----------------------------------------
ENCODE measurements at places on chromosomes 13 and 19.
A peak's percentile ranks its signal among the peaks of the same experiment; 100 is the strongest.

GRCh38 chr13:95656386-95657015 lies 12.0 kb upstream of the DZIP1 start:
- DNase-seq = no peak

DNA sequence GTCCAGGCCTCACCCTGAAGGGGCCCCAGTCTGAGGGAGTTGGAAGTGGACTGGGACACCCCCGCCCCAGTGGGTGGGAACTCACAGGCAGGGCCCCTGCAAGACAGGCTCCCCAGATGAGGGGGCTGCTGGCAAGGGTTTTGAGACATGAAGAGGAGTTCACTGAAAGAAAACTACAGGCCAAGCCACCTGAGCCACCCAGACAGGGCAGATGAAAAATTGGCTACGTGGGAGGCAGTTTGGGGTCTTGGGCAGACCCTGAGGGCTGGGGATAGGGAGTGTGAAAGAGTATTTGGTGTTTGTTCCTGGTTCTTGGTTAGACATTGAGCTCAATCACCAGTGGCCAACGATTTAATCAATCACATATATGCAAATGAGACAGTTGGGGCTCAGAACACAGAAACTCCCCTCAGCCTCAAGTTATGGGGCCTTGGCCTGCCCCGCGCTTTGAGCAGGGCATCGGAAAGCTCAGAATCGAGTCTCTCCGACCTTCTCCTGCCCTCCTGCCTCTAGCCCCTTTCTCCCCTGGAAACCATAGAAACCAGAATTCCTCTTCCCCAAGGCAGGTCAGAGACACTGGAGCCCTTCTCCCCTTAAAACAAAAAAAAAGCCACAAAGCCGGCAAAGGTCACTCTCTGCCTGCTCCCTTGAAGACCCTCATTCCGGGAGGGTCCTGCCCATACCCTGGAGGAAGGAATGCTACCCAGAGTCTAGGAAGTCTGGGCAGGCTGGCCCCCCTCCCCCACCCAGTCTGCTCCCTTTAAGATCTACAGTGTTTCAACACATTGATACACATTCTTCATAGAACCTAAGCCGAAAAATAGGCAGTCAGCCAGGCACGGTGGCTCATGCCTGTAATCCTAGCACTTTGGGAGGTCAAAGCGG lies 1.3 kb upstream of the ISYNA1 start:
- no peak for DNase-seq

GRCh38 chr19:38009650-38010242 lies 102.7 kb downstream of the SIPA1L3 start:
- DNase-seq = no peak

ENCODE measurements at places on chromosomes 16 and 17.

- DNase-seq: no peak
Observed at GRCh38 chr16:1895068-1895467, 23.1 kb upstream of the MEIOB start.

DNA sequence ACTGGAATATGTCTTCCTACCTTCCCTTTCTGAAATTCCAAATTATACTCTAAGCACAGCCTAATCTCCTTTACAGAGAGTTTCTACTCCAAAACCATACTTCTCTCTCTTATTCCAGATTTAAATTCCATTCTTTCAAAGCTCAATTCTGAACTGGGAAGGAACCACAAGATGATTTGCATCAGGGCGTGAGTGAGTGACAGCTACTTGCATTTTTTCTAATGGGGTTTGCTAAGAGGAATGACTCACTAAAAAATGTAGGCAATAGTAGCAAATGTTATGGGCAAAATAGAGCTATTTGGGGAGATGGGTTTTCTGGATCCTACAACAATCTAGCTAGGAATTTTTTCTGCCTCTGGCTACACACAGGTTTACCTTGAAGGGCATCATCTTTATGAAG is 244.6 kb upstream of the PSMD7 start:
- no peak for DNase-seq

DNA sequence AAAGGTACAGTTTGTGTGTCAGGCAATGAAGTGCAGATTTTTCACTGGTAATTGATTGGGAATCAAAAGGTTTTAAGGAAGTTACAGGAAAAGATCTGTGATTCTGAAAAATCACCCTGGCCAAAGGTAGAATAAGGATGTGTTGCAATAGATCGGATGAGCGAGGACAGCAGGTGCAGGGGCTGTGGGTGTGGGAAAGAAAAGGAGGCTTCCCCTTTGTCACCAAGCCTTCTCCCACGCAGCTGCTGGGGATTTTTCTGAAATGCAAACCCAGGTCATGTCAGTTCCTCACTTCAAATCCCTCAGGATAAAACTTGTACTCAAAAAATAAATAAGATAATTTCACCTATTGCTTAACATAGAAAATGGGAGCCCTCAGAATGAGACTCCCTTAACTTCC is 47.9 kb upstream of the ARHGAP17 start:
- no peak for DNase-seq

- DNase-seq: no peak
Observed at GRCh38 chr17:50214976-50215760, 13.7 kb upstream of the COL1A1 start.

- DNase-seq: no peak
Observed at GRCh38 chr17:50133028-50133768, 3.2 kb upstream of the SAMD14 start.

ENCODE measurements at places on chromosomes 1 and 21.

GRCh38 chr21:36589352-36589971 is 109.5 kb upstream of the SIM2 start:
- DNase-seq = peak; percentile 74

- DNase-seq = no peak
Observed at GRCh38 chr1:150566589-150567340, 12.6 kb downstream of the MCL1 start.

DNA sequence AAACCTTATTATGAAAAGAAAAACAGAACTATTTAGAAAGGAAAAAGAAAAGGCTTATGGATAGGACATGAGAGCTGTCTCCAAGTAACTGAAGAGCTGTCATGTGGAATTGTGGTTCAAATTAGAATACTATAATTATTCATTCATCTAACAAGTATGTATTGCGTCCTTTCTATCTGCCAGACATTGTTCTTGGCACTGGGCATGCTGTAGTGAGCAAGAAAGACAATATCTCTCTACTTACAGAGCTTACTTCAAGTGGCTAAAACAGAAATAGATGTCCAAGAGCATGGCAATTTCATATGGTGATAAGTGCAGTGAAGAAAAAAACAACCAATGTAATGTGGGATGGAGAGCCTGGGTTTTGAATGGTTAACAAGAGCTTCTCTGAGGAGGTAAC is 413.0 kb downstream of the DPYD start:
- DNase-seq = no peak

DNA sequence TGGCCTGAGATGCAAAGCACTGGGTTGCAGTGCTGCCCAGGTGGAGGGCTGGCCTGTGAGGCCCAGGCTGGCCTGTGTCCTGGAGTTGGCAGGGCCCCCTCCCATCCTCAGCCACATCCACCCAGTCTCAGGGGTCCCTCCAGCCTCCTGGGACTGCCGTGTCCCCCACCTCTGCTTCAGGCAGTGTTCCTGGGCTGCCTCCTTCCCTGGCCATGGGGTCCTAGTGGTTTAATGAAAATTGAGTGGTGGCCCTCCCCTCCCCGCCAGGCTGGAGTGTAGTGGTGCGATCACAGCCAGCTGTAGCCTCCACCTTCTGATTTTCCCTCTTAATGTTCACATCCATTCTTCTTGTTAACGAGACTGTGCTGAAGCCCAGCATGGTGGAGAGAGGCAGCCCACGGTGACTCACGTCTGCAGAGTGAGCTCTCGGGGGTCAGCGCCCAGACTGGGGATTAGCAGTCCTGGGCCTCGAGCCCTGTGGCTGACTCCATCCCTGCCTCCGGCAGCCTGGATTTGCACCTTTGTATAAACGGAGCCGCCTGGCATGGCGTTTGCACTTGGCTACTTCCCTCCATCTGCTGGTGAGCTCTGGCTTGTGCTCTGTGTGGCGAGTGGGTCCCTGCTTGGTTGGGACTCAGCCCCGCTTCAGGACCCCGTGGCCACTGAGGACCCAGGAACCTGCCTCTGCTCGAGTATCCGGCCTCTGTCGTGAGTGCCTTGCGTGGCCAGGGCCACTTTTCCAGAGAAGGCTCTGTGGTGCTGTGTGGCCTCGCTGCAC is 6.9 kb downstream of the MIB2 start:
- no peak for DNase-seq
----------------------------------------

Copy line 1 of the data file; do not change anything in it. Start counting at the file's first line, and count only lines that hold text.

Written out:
ENCODE measurements at places on chromosomes 13 and 19.